WRITTEN FOR SKYSPORTS
Back in 2008, Jeanette Kwakye burst onto the global sprint scene with a world indoor medal, a national record and an Olympic final place and now, after a two-year injury nightmare, she’s back with 2012 firmly in her sights, writes Nicola Bamford.
The 27-year-old Londoner has used the upcoming Olympic Games in her own backyard as motivation to return to her former self in time to make a comeback of Olympian standards and is already on the right track.
Coached by Mike Afilaka, the British indoor 60m record-holder is injury-free and feeling strong for the first time in years and is relishing the fight for top fitness in the countdown for the big summer after next.
“As most people know, the last two years I have been suffering from various injuries and had to undergo two operations,” Kwakye explained.
“Obviously this has been something I have found very difficult however, I am over all of my injuries and I am currently fighting fit and looking forward to the 2011 season and of course 2012.”
Understandably, her key aim is to stay injury-free yet the Woodford Green with Essex Ladies athlete still harbours hopes of returning to the international podium, believing anything is possible if she stays fit and healthy.
The last Olympic year brings great memories for Kwakye for it was the season when she made her international breakthrough and far exceeded her ambitions.
Taking world indoor 60m silver in Valencia with a 7.08 British record, the sprint sensation went onto win the UK outdoor 100m championship and Olympic trial before placing an outstanding sixth in Beijing – becoming the first British woman to reach the final since Kathy Cook in 1984, in a 11.14 lifetime best to go fourth on the
British all-time lists to boot.
With such a promising season under her belt, the future was looking bright yet Kwakye could not capitalise on her splendid form due to injuries, ensuring her great potential remained relatively untapped.
“2008 for me was a massive breakthrough on the international stage with the indoors and the Olympics, so I went into 2009 with every intention to push further and challenge for the top spots, unfortunately due to injuries this was not meant to be,” Kwakye revealed.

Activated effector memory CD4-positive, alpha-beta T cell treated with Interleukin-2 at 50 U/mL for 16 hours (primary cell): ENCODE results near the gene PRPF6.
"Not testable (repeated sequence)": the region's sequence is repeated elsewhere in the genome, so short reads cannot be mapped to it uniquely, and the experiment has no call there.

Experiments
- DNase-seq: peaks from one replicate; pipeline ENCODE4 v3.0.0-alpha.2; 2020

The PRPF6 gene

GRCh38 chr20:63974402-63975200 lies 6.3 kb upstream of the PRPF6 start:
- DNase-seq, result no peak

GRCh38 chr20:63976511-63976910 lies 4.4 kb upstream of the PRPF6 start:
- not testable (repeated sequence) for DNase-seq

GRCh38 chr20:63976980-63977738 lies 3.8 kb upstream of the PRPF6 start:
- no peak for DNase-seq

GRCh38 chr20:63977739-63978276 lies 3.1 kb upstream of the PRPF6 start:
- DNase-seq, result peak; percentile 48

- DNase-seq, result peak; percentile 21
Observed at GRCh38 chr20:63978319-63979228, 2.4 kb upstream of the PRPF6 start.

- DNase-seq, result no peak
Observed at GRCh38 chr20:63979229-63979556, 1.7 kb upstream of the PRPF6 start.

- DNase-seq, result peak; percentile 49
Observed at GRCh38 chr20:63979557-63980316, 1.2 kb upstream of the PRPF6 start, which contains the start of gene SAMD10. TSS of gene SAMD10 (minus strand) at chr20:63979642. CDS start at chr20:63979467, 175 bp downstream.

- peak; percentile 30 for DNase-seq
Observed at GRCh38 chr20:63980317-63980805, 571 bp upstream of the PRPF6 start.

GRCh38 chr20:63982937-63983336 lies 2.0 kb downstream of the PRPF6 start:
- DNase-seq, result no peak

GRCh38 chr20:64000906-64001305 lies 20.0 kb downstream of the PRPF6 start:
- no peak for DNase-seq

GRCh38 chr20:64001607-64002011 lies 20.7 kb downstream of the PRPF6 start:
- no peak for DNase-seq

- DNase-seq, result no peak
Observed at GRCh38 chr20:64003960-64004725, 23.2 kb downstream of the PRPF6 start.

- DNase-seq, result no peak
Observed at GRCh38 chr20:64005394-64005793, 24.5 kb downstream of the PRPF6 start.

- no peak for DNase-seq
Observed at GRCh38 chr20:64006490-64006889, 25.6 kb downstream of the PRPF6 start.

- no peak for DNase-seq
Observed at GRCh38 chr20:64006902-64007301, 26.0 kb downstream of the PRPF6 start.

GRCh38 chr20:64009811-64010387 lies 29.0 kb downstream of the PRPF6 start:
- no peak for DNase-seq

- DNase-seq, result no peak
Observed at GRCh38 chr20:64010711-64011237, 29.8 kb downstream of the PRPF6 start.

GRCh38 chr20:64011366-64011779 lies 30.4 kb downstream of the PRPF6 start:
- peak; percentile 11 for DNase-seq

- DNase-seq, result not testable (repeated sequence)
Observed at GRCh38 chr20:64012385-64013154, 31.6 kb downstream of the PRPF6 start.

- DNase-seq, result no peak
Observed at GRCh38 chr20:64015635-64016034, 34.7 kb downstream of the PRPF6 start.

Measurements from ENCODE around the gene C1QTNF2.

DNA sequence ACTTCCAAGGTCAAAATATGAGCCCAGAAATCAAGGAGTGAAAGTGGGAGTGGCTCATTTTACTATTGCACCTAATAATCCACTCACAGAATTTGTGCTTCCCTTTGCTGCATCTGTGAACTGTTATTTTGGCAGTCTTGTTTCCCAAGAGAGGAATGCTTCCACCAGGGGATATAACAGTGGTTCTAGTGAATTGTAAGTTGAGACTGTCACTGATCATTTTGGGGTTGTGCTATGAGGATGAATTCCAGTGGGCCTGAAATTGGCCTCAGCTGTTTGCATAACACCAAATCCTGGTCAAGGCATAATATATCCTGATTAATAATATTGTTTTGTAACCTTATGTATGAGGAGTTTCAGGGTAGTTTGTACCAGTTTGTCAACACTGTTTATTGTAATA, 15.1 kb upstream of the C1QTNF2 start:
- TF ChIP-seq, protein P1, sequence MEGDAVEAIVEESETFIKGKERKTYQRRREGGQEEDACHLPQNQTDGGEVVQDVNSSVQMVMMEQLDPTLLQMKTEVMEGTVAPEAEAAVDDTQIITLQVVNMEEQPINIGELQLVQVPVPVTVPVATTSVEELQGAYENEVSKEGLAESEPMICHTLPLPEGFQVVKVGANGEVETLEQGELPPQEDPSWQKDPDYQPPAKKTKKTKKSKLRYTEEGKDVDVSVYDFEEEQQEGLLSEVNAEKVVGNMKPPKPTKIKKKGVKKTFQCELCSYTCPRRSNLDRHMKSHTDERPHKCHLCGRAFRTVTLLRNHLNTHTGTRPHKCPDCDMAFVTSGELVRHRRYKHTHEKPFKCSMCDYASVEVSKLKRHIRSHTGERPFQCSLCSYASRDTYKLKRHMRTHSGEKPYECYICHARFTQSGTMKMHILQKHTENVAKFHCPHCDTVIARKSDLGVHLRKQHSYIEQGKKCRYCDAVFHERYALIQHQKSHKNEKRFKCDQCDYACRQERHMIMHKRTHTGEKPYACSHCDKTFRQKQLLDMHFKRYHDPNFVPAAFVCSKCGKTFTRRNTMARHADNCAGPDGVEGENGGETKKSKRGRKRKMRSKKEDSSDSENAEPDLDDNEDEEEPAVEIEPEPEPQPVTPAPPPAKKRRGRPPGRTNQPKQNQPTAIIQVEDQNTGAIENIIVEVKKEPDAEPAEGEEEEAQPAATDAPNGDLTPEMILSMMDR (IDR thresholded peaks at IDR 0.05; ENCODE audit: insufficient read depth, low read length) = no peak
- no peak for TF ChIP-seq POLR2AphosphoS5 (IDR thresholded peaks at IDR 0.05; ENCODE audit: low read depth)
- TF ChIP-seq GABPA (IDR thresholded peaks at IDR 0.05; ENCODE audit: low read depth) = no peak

“I am very proud of my Olympic final place and my British indoor 60m record.”
Fate was indeed cruel for the Loughborough University Politics and Economics graduate, for she could only race on a handful of occasions over the next two seasons, barely finishing within half a second of her best.
For a woman with six national titles as well as fourth place from the 2007 European indoor championships under her belt, training and competing in pain and at a below-par standard were extra tough to contend with but her sponsors Nike remained faithful and the sprinter has not given up her athletic dreams just yet.
“My training in the winter currently consists of lots of base work so plenty of running on grass and tough gym sessions,” Kwakye explained.
“I now take extra special care with my conditioning work so I can avoid injury, too.”
Currently unsure as to whether she will participate in the full indoor season this winter, Kwakye’s focus is firmly on regaining her form in time for the summer where she intends to book her place on Team GB’s squad for the world championships in Daegu, South Korea.
“My goals are to reach as close to my full potential as possible,” Kwakye revealed.
“I want to break records and set the bar for the next generation of sprinters coming through, and I am quite keen to see what opportunities will arise after 2012. I have had a bit of media experience but I would love navigate myself through the business world and apply what I have learnt from elite track to that.”
With that same fighting instinct to succeed, Kwakye evidently still has some unfinished business in the sport and judging by the level of her confidence and ambitions, she may well finally fulfil her potential after all.